Late in the spring I noticed that the creeping plumbago (Ceratostigma plumbaginoides, below) was being overtaken by cypress sprurge (Euphorbia cyparissias), a threadleafed euphorbia that is generally identified as weedy, but serves quite nicely as a spreading ground cover in my garden. The plumbago is tolerant of sun or part shade, and of dry conditions, but it does not fare well in competition with more aggressive neighbors, so I expected that it would quickly give up the fight and disappear.
Instead, the plumbago has managed to weave itself into small openings so that it now appears more vigorous than before the spurge invaded. The first blue flowers appeared early in July, and these will persist into early autumn when the foliage turns to a deep red in full sun. In this half shaded location the leaf color will be more mottled, but still delightful.
When the foliage of the spurge turns to muted yellow in late September the contrasting hues and textures will be so splendid that I’m certain that I’ll congratulate myself on the superb planning (which, of course, was purely accidental).
At the entrance to the front walk a ‘Seriyu’ Japanese maple planted only a few feet off the corner of the house has spread to cover the bluestone path so that visitors walk under branches to reach the front door. A year ago a dwarf Scott’s pine gave up the fight after a long battle with the encroaching shade of the maple. I stripped the dead branches of needles to use for mulch, and cut the pine off at the base, leaving a gaping hole in front of a curving dry stacked fieldstone wall that had not been evident from the walkway in more than a decade.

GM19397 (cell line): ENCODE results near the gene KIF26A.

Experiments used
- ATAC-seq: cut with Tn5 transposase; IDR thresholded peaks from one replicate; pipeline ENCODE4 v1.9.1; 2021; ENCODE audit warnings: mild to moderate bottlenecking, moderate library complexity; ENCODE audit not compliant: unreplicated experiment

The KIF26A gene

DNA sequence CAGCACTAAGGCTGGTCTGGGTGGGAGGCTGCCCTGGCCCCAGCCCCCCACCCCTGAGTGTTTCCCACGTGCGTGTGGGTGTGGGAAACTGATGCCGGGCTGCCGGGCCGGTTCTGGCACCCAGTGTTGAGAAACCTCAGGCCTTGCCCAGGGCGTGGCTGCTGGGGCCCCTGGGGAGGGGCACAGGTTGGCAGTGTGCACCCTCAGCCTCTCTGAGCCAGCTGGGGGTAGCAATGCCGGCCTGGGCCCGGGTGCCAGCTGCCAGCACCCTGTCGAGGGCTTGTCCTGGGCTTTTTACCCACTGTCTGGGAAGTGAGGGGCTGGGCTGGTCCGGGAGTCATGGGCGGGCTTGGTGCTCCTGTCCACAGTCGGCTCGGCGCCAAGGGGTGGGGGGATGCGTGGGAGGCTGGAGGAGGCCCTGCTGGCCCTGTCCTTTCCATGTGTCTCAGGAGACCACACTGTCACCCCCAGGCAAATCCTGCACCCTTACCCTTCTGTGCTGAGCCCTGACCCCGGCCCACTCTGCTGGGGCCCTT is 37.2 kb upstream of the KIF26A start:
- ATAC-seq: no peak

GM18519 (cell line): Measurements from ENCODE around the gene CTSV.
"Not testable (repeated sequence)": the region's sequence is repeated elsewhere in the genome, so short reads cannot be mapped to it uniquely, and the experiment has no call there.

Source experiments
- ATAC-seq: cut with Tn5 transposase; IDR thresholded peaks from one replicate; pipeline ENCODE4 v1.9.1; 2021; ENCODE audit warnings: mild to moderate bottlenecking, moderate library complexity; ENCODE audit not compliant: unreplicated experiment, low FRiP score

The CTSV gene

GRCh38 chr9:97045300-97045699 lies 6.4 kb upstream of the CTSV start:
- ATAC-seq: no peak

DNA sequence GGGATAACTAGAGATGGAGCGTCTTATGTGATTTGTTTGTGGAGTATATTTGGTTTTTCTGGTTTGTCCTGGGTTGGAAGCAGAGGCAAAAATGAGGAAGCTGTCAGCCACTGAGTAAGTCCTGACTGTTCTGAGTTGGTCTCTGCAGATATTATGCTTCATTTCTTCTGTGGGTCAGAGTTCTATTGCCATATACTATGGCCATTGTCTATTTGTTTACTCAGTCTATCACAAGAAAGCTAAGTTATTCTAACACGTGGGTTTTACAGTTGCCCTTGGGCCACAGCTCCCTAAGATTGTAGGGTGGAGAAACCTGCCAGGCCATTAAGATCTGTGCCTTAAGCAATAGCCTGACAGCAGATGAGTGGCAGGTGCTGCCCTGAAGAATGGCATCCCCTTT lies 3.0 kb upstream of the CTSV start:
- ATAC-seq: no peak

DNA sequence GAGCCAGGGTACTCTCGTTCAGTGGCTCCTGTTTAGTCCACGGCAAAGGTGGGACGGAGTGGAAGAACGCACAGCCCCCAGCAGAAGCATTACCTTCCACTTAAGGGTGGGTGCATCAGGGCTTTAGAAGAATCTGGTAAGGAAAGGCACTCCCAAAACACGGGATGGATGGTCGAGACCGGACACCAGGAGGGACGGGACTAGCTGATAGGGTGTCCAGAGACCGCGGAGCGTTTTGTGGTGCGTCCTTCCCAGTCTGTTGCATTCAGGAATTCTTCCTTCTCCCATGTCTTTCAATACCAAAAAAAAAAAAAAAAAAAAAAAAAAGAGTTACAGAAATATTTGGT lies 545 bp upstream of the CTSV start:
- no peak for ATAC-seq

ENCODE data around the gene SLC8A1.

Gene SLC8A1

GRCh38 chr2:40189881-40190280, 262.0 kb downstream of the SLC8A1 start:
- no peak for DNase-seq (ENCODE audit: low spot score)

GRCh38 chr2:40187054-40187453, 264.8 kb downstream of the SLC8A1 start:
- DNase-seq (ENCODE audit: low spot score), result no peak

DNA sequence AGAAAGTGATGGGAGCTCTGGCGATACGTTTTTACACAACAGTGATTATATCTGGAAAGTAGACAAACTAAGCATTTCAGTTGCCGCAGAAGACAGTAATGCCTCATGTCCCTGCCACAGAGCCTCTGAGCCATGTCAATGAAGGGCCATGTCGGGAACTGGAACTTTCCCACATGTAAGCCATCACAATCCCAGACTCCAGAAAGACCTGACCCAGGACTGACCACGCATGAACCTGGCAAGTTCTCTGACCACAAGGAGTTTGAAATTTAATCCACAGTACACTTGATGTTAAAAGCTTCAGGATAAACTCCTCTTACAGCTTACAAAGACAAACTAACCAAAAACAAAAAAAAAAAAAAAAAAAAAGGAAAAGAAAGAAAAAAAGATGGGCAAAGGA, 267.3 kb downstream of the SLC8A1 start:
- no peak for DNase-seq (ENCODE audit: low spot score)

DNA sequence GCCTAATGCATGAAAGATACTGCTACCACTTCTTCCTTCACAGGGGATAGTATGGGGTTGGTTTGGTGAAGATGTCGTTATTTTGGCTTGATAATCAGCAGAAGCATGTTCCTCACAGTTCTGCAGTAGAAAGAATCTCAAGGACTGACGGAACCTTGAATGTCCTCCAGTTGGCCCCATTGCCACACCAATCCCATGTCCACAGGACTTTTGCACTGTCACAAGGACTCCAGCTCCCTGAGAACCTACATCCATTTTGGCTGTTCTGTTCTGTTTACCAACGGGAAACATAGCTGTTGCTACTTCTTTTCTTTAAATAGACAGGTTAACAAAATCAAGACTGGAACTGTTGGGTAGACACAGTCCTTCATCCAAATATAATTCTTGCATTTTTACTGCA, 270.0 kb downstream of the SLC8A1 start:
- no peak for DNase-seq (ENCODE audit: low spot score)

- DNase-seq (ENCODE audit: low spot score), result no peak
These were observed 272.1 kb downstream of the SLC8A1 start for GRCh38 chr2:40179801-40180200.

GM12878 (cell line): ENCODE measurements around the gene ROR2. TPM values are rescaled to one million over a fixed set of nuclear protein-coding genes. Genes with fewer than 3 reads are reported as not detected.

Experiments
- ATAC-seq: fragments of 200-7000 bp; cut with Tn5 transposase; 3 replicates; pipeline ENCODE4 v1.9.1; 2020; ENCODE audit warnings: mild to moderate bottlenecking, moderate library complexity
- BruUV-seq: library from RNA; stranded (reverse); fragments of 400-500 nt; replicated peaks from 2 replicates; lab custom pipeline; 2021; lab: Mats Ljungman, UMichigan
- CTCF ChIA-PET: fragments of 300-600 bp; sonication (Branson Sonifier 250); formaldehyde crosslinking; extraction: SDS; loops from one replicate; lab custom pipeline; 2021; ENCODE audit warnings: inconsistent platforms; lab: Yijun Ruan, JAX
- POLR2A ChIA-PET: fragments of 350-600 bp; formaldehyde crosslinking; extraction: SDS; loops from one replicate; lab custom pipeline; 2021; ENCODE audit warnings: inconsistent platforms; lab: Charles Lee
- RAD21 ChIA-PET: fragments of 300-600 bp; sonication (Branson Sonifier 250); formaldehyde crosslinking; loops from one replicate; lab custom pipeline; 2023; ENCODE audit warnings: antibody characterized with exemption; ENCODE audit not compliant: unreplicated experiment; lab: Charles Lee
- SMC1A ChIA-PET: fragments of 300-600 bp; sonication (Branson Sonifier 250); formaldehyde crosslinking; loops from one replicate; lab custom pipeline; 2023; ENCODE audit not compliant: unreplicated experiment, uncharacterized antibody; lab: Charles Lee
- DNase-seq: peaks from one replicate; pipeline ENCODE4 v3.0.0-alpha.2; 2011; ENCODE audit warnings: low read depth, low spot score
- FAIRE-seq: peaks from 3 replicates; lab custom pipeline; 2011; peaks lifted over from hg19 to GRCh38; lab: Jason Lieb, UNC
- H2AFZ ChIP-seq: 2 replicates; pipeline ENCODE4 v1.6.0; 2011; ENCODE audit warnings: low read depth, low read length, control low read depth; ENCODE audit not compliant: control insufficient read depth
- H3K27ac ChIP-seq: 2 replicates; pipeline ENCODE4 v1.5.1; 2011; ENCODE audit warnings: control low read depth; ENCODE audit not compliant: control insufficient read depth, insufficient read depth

My wife was adamant that the view of the wall not be blocked again, and of course her thoughts were well considered, except that I had planted a columnar plum yew (Cephalotaxus harringtonia ‘Fastigiata’) and two gold leafed aralias (Aralia cordata ‘Sun King’, above) a week earlier. I briefly contemplated transplanting the aralias to avoid the inevitable “I told you so” that would follow when the wall could no longer be seen behind the shrub-like perennials, but I could think of nowhere else to plant them, so there they stayed.
The gold leafed aralias have worked beautifully in this deeply shaded location, appearing from a distance to be a shrub in spectacular yellow bloom. A small portion of one of the plants is exposed to the late afternoon sun so that a few leaves have scorched, but this scheme has developed far better than I had imagined, and my wife has yet to mention the partially obscured wall.
When the large swimming pond was constructed in the rear garden an adjacent stone patio and fire pit were added, and a low wall of cut stones and granite boulders was built to retain the gradual slope. A curved, cut limestone seating wall mirrored the curve of the circular fire pit, and above this were planted dwarf crapemyrtle (Lagerstroemia ‘Cherry Dazzle’), hydrangeas (H. macrophylla and H. quercifolia), and a variegated caryopteris (C. divaricata ‘Snow Fairy’, above). Only a few years later the shrubs have grown so that there is no space for sitting, but a small opening between shrubs afforded the opportunity to plant a burgundy leafed pineapple lily (Eucomis comosa ‘Sparkling Burgundy’, below).
Though my garden planning is seldom more sophisticated than “there’s a hole, what can I fill it with?”, in this instance I considered how marvelous the burgundy, strap-like foliage would contrast with the green and white variegated leaves of the caryopteris. Indeed, the combination has been splendid, but the caryopertis requires constant pruning to keep it from overwhelming the lily, and the exceptional pineapple-like blooms do not stand out in front of the variegated foliage.
When offsets grew on the pineapple lily I moved half of the clump to a spot where it is more readily appreciated, and next year I am likely to move the remaining clump. There is an excellent chance that the resulting “accident” will work beautifully.